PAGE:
Houses of multiple occupation (HMOs) have become increasingly popular with property investors in recent years and as property owners look for ways to increase their yield to counteract the introduction of mortgage interest relief restrictions, their popularity is likely to increase even further.
Whilst you are reading this article you may wish to read our page on the subject of “buy to let tax for UK landlords” where we discuss all the different types of tax that you need to be aware of. Read Here for more (opens in a new tab)
The HMO market is thriving
In March Shawbrook Bank predicted HMOs would be the most popular property type among investors this year, with over a third of respondents to its Client Barometer report stating HMOs were their preferred property type.
HMOs are favoured largely by investors who prioritise income over capital growth — by renting out four rooms in a house individually it’s possible to charge a lot more than by renting out the same house on a single assured shorthold tenancy to one family.
According to research by Platinum Property Partners last year, HMOs rented to professionals outperformed all other assets classes during the period 2010-2014. Its research put the average gross yield of a HMO at 12.4%, substantially higher than the 5% achieved by standard buy-to-lets.
However, Platinum also noted that the initial investment required for HMOs was higher than for standard buy-to-lets. Partially, this is due to the substantially higher refurbishment costs required to turn a single occupancy property into a HMO, with adaptations such as additional bathrooms and kitchens much more costly than the tidy-up that’s often the only thing required of a newly-purchased single let. There are ways to offset these costs though by claiming capital allowances rather than standard tax relief on this kind of work, which we’ve covered in detail before.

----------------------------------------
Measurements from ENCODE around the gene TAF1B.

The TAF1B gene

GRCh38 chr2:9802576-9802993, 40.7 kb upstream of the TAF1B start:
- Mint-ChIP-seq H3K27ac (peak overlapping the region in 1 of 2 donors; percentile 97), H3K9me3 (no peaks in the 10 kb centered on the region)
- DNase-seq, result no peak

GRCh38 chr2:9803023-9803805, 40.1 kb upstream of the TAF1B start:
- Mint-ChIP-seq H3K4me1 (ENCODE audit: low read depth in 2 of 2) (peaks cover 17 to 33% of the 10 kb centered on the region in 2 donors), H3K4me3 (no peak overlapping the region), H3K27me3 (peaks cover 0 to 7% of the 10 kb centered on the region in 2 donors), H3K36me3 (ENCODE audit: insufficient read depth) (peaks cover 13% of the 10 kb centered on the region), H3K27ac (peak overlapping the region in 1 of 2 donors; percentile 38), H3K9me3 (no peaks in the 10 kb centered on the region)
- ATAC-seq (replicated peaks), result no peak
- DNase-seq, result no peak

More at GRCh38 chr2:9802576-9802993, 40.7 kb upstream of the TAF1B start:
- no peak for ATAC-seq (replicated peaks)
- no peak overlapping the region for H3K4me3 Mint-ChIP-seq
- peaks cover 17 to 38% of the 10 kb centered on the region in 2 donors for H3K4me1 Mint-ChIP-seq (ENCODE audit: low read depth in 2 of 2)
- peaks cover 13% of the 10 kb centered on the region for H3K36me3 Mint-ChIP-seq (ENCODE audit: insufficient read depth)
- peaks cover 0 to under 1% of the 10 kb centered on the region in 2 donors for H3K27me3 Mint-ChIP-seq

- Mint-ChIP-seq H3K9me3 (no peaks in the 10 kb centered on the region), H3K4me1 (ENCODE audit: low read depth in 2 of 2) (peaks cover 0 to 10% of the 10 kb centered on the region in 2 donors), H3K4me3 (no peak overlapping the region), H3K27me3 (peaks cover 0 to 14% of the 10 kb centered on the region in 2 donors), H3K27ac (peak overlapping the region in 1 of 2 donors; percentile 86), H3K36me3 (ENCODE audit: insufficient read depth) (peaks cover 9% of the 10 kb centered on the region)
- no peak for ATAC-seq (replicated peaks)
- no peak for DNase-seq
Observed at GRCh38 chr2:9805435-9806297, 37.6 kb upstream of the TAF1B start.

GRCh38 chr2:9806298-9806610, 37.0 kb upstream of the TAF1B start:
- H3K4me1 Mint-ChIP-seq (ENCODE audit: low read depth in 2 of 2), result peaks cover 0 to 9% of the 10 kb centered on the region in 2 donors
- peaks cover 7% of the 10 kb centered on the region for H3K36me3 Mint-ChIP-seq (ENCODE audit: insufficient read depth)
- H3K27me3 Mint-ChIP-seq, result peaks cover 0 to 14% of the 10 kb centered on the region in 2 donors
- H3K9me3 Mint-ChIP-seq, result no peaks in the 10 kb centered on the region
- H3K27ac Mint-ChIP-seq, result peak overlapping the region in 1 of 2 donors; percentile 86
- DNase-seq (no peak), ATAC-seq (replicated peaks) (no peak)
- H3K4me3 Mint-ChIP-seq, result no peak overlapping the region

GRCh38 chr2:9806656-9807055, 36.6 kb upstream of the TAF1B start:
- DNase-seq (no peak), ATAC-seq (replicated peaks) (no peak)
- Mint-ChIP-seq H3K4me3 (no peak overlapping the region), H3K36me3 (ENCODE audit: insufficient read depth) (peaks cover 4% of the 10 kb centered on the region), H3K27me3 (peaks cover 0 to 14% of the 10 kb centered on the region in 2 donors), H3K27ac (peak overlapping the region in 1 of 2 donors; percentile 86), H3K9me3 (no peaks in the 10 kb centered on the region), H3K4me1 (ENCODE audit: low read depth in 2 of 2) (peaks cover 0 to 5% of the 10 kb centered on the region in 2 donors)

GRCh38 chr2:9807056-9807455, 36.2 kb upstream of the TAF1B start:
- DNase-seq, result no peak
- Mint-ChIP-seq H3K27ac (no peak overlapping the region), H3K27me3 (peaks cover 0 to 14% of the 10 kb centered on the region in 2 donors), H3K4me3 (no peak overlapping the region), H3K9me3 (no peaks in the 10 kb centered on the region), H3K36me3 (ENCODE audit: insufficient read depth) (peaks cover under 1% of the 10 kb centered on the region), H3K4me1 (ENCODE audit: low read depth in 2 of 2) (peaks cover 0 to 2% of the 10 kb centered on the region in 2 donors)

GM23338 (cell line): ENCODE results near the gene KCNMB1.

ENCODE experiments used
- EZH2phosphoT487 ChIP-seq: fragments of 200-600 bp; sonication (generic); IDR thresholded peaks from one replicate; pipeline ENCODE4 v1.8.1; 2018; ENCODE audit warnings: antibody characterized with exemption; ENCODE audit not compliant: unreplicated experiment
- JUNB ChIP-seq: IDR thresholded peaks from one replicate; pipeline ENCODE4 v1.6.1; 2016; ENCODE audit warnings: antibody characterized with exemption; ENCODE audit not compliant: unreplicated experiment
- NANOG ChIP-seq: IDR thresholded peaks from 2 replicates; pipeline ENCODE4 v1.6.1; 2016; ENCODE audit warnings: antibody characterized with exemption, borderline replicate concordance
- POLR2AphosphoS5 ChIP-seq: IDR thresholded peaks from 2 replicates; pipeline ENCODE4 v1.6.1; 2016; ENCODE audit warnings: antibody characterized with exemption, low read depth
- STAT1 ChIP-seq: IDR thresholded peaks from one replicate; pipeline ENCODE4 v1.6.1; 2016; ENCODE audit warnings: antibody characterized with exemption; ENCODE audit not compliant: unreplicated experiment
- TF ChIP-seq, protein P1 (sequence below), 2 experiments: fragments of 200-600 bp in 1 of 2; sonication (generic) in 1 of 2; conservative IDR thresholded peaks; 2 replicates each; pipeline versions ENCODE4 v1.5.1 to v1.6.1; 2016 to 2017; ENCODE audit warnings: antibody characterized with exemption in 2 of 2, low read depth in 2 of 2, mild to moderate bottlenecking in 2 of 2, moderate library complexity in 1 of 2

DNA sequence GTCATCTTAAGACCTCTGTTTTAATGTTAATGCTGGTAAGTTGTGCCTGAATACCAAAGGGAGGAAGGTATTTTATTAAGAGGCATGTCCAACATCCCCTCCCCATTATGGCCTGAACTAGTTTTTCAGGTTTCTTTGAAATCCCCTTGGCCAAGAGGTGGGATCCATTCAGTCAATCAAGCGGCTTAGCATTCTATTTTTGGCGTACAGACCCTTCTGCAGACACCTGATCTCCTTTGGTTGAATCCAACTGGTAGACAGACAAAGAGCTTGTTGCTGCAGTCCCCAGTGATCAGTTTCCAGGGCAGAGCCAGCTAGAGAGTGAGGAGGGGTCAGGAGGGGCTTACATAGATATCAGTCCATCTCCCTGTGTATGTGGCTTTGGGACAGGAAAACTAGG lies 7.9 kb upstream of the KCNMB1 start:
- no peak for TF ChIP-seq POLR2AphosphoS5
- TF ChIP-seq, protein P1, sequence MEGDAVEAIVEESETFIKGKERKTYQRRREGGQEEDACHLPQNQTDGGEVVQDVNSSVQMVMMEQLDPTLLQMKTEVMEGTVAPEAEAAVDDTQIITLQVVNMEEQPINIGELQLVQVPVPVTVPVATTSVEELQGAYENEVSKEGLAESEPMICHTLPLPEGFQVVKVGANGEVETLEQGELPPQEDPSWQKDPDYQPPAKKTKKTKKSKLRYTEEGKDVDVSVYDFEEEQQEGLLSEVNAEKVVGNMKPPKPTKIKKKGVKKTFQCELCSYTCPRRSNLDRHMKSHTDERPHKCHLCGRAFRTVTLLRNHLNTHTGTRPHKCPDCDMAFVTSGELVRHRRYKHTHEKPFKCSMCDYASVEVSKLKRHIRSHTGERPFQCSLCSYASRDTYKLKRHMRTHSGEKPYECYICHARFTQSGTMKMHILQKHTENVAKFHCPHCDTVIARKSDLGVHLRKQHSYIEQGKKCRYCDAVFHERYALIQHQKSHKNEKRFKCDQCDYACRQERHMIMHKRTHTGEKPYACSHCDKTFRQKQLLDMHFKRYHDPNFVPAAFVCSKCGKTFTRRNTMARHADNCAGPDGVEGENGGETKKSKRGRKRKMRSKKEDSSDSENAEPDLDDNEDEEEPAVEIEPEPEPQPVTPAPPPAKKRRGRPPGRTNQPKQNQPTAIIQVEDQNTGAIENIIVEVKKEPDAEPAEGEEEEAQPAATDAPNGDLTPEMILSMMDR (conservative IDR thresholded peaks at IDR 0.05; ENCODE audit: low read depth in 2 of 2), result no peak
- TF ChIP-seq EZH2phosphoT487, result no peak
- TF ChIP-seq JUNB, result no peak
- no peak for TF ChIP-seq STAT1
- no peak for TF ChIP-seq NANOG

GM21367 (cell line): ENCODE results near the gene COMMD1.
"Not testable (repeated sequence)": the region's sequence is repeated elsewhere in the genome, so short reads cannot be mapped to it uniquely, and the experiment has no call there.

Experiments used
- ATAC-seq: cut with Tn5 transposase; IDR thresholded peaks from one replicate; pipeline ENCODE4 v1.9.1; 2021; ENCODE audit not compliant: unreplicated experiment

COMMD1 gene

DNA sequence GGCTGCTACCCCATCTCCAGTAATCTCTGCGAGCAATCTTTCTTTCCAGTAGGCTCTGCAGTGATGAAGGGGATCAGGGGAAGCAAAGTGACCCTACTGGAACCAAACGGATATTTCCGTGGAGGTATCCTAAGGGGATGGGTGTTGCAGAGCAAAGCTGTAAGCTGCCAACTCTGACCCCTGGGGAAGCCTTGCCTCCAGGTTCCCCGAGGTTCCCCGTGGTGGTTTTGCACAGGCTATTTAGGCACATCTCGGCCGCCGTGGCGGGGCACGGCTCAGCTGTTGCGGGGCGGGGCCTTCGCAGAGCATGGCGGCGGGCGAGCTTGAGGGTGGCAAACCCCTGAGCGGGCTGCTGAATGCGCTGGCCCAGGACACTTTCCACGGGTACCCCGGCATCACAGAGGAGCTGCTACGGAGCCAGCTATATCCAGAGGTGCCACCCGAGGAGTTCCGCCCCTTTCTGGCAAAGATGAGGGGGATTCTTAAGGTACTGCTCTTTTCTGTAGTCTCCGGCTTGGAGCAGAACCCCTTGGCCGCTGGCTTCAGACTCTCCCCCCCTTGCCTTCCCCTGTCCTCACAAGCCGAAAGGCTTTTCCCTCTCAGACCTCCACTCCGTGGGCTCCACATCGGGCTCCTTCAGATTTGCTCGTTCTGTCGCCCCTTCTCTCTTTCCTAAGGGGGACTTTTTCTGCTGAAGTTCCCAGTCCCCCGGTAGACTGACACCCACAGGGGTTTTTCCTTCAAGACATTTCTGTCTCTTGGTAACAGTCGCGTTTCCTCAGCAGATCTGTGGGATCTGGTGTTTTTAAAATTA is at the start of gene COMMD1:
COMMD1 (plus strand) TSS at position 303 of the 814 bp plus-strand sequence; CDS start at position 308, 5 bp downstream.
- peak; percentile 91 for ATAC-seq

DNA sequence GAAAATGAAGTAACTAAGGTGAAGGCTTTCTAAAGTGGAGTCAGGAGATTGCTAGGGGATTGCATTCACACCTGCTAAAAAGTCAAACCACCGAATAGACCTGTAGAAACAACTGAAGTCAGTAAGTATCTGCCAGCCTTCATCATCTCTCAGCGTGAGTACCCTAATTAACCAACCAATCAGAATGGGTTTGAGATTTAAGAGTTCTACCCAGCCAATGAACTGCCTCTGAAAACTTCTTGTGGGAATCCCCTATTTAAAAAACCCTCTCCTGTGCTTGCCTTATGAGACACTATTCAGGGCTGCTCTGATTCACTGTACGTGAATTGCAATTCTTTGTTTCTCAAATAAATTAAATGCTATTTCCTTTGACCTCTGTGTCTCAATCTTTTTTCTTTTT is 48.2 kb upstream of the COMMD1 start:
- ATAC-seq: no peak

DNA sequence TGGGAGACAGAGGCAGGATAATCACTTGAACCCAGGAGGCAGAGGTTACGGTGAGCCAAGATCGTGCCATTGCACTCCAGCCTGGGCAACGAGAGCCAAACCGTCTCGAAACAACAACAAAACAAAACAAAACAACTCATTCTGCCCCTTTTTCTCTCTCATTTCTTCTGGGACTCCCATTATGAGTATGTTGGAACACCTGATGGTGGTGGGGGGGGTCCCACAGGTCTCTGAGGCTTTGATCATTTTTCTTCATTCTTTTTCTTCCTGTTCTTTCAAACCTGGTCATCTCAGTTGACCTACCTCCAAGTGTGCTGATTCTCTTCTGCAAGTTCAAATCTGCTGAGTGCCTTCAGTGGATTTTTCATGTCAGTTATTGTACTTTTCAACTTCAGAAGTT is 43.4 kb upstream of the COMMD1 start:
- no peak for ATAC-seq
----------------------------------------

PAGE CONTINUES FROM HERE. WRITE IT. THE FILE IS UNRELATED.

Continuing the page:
Refurbishment costs aren’t the only difference between standard buy-to-lets and HMOs, however, and as we outlined in another previous article, there are many more ongoing costs and demands on your time with HMOs.
Since that article was written, however, there have also been a number of legal and tax changes that are affecting the HMO market, so we thought we’d put together an extra checklist of things you should consider before either buying a property with the intention of turning it into a HMO, or converting an existing property into a HMO.
Abolishment of wear & tear
Although the government’s decision to get rid of the wear and tear allowance has generally been viewed as a negative for furnished buy-to-let owners, for HMO owners the change may, over time, not be as detrimental. Although you’ll no longer be entitled to the automatic 10% deduction whether you incur costs or not, because HMOs have a higher tenant turnover and there are more people sharing facilities, replacements may be needed more frequently so being able to deduct the entire cost of these may end up being more favourable to HMO investors.
If you’re buying a new property, you may benefit from striking a deal with the seller to purchase the existing furnishings — that way when you replace them you’ll be able to offset the cost in full, as opposed to if you’d been buying furnishings for the first time. See our previous article for greater detail on this strategy.
Council tax revaluation for HMOs
One unwelcome development in the HMO market has been the trend for the Valuation Office Agency (VOA) to reband HMOs so that each room is considered a dwelling for council tax purposes. There are rules about when the VOA can determine a house has become multiple dwellings, but it’s safe to say many, if not most, HMOs could be liable for council tax increases of some kind. If your HMO is hit by a rebanding your council tax costs could easily triple or quadruple, which will seriously impact your yield.
Anecdotal evidence suggests more and more cash-strapped councils are pursuing this strategy to boost revenues — they are often tipped off by planning applications so always make sure you avoid making any planning applications unless they are strictly necessary. We’re not suggesting doing work without the necessary permission, but many extensions to houses can be done under permitted development and do not require permission.
Changing the use of a property from a single dwelling to a small HMO falls under permitted development and does not require planning permission, however, you will need planning permission if there is an Article 4 direction relating to HMOs in your area, which brings us to our next point…
HMOs and Article 4 directions, licensing